TL;DR Made a Dalek costume. Took a lot of time and effort. Almost cut my thumb off. I have an awesome friend Heather. Totally worth it. Materials list below.
***MATERIALS AND INSPIRATIONS***
A lot of the costume tutorials I pored over had partial lists of materials used, but I was still left to guess at what some parts were made out of. This is why I have compiled an exhaustive list of every material I used in order to help future costume builders in assembling their own Daleks. Obviously you can use other components, but the ones listed here are the ones I used to make this exact costume.
1 Holiday Inspirations Army Helmet kit (JoAnn’s)
1 Plastic Box for eye stalk holder (mine came from the packaging for Christmas gift boxes)
1 styrofoam ball 2” (JoAnn’s)
1 Rust-Oleum 210849 Hammered Metal Finish Spray, Copper, 12-Ounce (Home Depot)
2 mini Lock-Up storage containers [1.5 ounce] (JoAnn’s)
4 white LEDs (Radio Shack – cheaper online)
2 CR2032 3V Lithium Batteries (Radio Shack – cheaper online)
1 Darice 2.5” Unfinished Wooden Knob (JoAnn’s) [http://www.joann.com/joann/catalog/productdetail.jsp?pageName=search&flag=true&PRODID=xprd75130]
1 wooden dowel 7/16”x36” cut down to size (JoAnn’s)
1 Design-A-Button 2-1/2″-Clear Plastic 12/Pkg (Amazon)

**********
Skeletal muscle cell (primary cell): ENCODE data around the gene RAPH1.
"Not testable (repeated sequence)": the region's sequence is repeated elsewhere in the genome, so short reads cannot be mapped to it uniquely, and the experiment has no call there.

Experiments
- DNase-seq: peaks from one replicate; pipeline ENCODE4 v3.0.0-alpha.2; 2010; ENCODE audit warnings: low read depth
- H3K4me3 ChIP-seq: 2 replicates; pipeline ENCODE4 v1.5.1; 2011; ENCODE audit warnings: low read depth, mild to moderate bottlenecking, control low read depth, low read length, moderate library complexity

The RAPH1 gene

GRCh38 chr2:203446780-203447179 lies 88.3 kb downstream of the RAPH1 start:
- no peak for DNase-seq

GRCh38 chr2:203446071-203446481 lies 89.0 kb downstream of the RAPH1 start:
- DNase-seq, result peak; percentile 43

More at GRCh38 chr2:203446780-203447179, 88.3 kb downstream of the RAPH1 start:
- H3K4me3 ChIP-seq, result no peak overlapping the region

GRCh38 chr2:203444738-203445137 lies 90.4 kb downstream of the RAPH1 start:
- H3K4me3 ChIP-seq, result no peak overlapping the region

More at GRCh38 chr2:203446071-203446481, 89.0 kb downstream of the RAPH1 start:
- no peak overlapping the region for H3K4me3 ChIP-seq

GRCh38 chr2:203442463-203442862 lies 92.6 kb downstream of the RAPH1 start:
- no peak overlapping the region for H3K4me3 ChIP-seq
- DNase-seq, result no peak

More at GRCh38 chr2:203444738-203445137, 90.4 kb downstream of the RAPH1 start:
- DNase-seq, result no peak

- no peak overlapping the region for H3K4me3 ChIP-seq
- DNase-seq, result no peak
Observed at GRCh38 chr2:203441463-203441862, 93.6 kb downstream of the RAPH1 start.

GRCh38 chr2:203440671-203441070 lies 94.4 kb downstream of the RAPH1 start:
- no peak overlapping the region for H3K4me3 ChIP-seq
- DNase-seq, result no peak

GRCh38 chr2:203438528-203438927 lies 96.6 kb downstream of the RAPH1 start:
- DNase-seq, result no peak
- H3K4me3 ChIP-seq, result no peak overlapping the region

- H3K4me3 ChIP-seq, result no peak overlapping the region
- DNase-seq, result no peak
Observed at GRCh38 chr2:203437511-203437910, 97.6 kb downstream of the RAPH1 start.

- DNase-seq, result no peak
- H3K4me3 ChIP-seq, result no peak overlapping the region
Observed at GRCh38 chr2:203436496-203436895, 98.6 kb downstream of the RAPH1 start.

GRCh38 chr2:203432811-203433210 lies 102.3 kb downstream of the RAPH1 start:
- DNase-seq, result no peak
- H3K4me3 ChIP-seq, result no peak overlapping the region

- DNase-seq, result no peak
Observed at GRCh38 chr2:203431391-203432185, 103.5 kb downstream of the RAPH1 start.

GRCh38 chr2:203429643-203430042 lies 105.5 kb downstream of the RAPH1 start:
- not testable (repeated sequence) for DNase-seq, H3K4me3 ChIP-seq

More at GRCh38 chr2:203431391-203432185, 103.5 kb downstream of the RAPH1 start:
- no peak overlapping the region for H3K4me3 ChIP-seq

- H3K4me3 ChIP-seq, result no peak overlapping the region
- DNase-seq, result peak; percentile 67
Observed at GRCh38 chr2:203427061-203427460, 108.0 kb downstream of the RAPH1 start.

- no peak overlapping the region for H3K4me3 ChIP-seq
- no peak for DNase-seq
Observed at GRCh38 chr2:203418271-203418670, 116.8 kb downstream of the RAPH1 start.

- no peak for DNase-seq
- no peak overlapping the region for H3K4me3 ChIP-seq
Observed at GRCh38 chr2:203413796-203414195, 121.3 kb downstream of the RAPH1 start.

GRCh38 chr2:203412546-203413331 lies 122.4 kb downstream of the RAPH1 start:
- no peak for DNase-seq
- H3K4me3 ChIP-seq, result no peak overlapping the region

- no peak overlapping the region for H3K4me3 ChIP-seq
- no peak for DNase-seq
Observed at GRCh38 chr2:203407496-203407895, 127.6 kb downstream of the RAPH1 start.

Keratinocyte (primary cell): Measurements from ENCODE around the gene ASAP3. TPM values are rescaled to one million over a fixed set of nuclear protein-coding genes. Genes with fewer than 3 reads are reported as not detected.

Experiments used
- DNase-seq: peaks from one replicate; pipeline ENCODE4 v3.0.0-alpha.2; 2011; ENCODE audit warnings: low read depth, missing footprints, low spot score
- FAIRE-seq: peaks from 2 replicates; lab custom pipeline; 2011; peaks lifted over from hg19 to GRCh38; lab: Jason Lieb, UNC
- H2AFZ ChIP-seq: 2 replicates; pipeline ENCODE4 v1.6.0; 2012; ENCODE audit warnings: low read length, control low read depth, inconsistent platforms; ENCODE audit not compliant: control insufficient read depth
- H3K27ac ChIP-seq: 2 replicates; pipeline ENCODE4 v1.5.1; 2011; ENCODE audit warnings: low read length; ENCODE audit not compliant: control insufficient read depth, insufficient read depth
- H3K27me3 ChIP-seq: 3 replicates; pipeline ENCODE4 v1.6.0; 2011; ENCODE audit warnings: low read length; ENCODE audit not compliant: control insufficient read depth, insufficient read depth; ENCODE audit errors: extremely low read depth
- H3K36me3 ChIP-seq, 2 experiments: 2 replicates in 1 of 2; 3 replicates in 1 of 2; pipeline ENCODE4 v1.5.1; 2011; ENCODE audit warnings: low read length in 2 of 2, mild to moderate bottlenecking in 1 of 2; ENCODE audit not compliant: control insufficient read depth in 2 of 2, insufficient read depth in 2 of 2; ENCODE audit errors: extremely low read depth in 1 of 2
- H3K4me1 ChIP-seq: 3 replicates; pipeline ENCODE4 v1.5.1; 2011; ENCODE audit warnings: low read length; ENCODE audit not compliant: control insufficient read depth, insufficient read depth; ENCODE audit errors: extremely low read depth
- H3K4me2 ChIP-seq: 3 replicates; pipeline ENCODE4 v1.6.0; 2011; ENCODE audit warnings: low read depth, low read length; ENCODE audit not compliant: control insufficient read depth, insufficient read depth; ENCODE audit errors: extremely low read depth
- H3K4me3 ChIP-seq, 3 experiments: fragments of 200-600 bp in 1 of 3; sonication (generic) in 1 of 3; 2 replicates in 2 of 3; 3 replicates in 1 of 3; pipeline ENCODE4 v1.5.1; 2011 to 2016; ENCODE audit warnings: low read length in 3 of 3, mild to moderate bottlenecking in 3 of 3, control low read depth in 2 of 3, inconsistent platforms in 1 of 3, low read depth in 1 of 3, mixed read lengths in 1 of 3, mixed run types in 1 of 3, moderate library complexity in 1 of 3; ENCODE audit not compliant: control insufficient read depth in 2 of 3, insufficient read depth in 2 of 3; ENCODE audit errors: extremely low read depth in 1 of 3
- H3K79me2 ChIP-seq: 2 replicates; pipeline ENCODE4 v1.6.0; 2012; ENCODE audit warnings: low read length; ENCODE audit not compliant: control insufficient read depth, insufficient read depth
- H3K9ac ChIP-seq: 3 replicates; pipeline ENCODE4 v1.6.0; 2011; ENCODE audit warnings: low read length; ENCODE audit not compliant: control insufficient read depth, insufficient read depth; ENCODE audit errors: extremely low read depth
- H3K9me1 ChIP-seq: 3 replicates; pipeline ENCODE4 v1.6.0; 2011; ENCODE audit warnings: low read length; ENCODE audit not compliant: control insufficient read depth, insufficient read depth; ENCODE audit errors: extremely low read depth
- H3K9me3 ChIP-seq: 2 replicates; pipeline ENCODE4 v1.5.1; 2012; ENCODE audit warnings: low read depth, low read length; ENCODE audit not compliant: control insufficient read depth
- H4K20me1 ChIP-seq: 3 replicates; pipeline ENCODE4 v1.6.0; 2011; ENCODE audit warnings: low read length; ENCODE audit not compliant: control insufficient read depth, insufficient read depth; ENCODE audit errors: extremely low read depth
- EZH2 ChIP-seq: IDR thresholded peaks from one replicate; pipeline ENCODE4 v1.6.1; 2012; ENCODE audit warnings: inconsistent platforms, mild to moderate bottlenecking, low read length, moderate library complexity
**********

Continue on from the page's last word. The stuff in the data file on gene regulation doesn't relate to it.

3 Blue LEDs (Radio Shack – cheaper online)
1 CR2032 3V Lithium Battery (Radio Shack – cheaper online)
1 Roll packaging tape
1 pkg Wrights Double Fold Bias Tape- 1/2”W x 3yds – GOLDENROD (Joann’s)
1 yd. bronze taffeta fabric (local fabric store)
½ yd. gold lame fabric (local fabric store)
16 La Mode Buttons No 24705 (Joann’s)
4 La Mode Buttons No 24706 (Joann’s)
Wooden Dowels 5/16”x36” cut to size (JoAnn’s)
2 Pkg of 12 – 70mm Clear Plastic Acrylic Fillable Ball Ornaments (Amazon)
2 yd. bronze taffeta fabric (local fabric store)
1 plunger (Home Depot) – mine had a screwable handle so I was able to spray paint it separately
SPRAY PAINTS USED
2 Rust-Oleum 210849 Hammered Metal Finish Spray, COPPER (Home Depot)
1 Rust-Oleum 1903830 Frosted Glass Spray, FROSTED GLASS (Home Depot)
1 Rust-Oleum 1905830 Lacquer BLACK (Home Depot)
1 Rust-Oleum 1915830 Metallic SILVER (Home Depot)
1 Swiss Army Knife (Switzerland)
1 Metal Protractor (Home Depot)
1 Ruler (Target)
1 Hot glue gun + Hot Glue
1 bottle Aleen’s Tacky glue (JoAnn’s)
1 Sewing Machine
1 spool Coats & Clark Metallic Thread – COPPER (JoAnn’s)